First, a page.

Conscious Parenting

What is “parenting”? The familiar definitions usually center around “the rearing of children”, or “discipline employed to guide behaviour”. To back this up, there is an endless collection of “parenting” literature on “how to make your child behave”; you need only peruse the library aisles for a few minutes to see that, between 1-2-3 Magic, The Good Child Guide, and countless similar titles, the focus is almost exclusively on the behaviour of our children. 

  Now imagine, for a moment, what would happen to your marriage if you entered into it (and spent the first 18 years!) with a serious focus on the behaviour of your spouse – even the thought is laughable! In Western culture we understand relationship building to be a healthy marriage focus. So why then do we fail to place more emphasis on relationship with our own children, the few people in the world we will know for the rest of our lives? Isn’t it a natural conclusion that we would want to engage in relationship building with our children? Would an extension of this idea not be to let a “healthy relationship” mandate guide our parenting decisions, rather than focusing doggedly on behaviour alone? 

  Now I’m not suggesting for a moment that children should be left to run wild with parents taking a “hands-off” approach or other permissive philosophy in the name of being “friends” instead of parents, but I believe that a healthy balance can be struck. For example, in your marriage, when stresses and tensions are running high, do you consider how your words might make your spouse feel before they come out of your mouth? Rather ironic that we rarely take the time for a similar form of emotional empathy with our children, given that they’re often the most sensitive souls we engage with. 

  So what do children respond to? What would open them up to the relationship building process? Not surprisingly, much the same things that adults look for: mutual respect, trust, honesty and consistency. Children are incredibly intelligent, observant and intuitive, so that the “do as I say and not as I do” approach that so many of us grew up with is doomed to fail with the current generation.

  How to engage with your child in a relationship-building way will be unique to every child, just as you would expect that what makes one marriage work is unique to the people involved. A good starting point can be to identify your child’s “love language”. What does your child respond to or seek out most often: Words of praise telling him he’s done a good job, or that you’re proud of one of his character traits? Lots of hugs and physical affection? Quality time, like going ice skating or playing a board game together? Receiving gifts, like some stickers or a book from a favorite series? Thoughtful acts, like helping him use a stapler or do a craft project? Once you know the two or three “languages” your child gravitates to, you can focus your time and energies on these areas to start deepening your relationship. If observation alone isn’t giving you the clues you need to see which languages he responds to (or speaks!), try asking at bed time, “What were the three best things that happened today? Something I said? Something you got? Something we did?” By making this part of his bedtime routine, you’ll soon see a pattern develop.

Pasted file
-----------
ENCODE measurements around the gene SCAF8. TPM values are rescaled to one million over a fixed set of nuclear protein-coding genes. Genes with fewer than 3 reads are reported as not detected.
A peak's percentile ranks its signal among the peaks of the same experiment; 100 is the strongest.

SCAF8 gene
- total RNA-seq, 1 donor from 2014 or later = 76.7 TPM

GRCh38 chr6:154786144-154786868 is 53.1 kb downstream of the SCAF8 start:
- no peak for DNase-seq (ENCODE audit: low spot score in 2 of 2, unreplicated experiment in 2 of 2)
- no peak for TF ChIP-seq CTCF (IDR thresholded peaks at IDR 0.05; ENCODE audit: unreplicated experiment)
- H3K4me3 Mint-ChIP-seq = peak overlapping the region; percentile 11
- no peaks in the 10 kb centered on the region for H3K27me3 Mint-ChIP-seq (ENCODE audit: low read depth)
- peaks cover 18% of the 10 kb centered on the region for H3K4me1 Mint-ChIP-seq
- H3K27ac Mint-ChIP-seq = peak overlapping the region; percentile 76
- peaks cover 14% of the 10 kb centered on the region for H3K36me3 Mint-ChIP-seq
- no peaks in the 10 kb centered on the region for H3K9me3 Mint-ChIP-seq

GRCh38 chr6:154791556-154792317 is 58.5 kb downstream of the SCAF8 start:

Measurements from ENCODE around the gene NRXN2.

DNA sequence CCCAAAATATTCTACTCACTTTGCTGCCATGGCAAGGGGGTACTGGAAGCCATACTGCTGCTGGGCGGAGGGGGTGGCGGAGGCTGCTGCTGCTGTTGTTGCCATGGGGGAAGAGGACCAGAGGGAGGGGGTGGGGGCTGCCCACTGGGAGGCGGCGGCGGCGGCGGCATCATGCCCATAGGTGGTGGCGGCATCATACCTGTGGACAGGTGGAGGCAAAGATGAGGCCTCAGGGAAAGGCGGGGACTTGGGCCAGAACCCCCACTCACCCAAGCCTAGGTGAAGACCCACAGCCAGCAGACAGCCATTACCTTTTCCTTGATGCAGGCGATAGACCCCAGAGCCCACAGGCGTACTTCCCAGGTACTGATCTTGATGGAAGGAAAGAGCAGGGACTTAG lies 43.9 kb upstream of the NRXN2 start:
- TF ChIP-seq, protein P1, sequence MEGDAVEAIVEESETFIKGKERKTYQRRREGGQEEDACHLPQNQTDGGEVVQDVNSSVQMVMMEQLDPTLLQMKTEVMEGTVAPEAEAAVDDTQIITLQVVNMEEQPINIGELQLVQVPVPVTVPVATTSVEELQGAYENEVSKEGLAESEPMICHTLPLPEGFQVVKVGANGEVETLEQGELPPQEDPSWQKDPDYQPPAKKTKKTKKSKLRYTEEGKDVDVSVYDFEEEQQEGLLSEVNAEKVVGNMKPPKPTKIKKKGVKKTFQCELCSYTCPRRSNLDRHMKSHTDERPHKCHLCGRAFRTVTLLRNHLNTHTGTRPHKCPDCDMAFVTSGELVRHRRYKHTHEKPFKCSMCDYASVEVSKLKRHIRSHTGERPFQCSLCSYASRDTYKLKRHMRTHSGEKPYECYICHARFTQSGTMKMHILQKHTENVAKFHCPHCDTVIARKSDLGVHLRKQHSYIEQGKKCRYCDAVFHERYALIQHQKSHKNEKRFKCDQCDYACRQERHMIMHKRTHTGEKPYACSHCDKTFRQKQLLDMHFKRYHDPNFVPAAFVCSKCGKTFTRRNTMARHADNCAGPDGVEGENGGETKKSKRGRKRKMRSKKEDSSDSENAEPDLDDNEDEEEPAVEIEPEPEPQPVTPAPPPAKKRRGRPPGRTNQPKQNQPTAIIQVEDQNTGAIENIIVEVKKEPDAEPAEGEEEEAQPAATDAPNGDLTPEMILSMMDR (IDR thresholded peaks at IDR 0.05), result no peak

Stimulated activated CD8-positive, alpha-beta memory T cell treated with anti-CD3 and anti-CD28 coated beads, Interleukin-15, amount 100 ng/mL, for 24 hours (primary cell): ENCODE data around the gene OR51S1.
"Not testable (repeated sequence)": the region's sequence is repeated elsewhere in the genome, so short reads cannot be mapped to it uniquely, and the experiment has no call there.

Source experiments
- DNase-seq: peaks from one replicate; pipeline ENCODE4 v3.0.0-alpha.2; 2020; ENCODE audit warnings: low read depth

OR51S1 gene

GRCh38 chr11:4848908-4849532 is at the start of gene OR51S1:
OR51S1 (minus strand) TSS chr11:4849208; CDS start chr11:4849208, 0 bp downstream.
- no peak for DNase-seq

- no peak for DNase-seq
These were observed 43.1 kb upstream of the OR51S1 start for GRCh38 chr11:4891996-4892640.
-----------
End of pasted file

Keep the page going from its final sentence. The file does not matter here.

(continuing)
Another tool can be sharing control rather than taking it. The simple act of allowing your child to choose which vegetables to have with dinner gives her the message that you value her ideas and you have confidence in her ability to make good choices; the same approach can be used to decide what activities to do together on a weekend. By giving the choice between two or three options, even young children won’t feel overwhelmed, but they will feel a sense of control over their day, or their meal. When you foster this culture of choice in your home, your child will progressively feel less need to engage in “power struggles” in other areas, because you’ve demonstrated that when you are able to share the control, you do. Remember, for adults and children alike, actions speak far louder than words; your actions are the most powerful relationship-building tools you have.

  I’d like to challenge parents to redefine parenting in “big picture” terms. If you want only to manage your child’s behaviour, by all means, continue with whatever methods work to achieve that end; but if your vision is for a healthy, long-term relationship with your child that will endure for your lifetime, you might want to keep that in mind as you’re faced with those spur-of-the-moment parenting decisions. Try asking yourself a few simple questions before you act (or react!), like, “Will this cause my child to trust me more or less?” or, “Am I giving him the message that I respect him as a whole person?” Fundamentally, you can always do a “gut check” to see if you believe your upcoming actions or words are relationship building or eroding.

  And perhaps one of the best skills of all is being able to apologize when you feel, after the fact, that you would rather have handled something differently. After all, your child looks to you for modeling all of the necessary life skills to be a successful, healthy and whole adult in life – how will they ever learn to apologize for their mistakes if you never show them how? A simple and heartfelt “I’m sorry” goes a long way to building trust and fostering a respectful culture between you and your child. These simple few steps will take only minutes out of your day, but they represent a huge step towards conscious parenting and empowering your emotionally intelligent child to flourish. 

  Happy parenting!


Tiffany Nelson practices as a birth and postpartum doula, and childbirth educator in Nanaimo.